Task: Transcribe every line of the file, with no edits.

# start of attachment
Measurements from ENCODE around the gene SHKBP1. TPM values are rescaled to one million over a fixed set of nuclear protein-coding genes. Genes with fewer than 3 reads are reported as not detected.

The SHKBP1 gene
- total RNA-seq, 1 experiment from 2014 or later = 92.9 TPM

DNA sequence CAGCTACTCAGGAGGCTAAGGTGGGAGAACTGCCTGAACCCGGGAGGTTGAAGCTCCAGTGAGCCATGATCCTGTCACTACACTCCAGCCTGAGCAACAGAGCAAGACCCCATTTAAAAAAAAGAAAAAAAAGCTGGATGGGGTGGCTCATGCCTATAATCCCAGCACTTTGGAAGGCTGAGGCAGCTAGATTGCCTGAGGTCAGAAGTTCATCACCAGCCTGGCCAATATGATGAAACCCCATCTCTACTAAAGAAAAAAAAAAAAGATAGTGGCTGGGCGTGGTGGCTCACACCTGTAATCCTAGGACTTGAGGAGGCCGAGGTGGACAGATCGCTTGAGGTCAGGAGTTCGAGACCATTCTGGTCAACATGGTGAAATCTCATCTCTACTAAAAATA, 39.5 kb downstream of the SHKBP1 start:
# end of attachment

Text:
Measurements from ENCODE around the gene SHKBP1. TPM values are rescaled to one million over a fixed set of nuclear protein-coding genes. Genes with fewer than 3 reads are reported as not detected.

The SHKBP1 gene
- total RNA-seq, 1 experiment from 2014 or later = 92.9 TPM

DNA sequence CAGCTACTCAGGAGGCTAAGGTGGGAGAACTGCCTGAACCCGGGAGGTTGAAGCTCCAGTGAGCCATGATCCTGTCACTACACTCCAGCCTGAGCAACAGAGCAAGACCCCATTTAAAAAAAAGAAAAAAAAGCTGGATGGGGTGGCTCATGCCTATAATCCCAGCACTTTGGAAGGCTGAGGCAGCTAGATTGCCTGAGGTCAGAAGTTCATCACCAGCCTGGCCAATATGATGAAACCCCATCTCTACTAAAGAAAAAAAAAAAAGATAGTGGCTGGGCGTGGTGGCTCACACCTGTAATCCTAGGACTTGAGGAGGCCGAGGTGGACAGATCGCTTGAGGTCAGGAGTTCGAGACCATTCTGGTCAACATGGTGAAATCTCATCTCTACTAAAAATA, 39.5 kb downstream of the SHKBP1 start: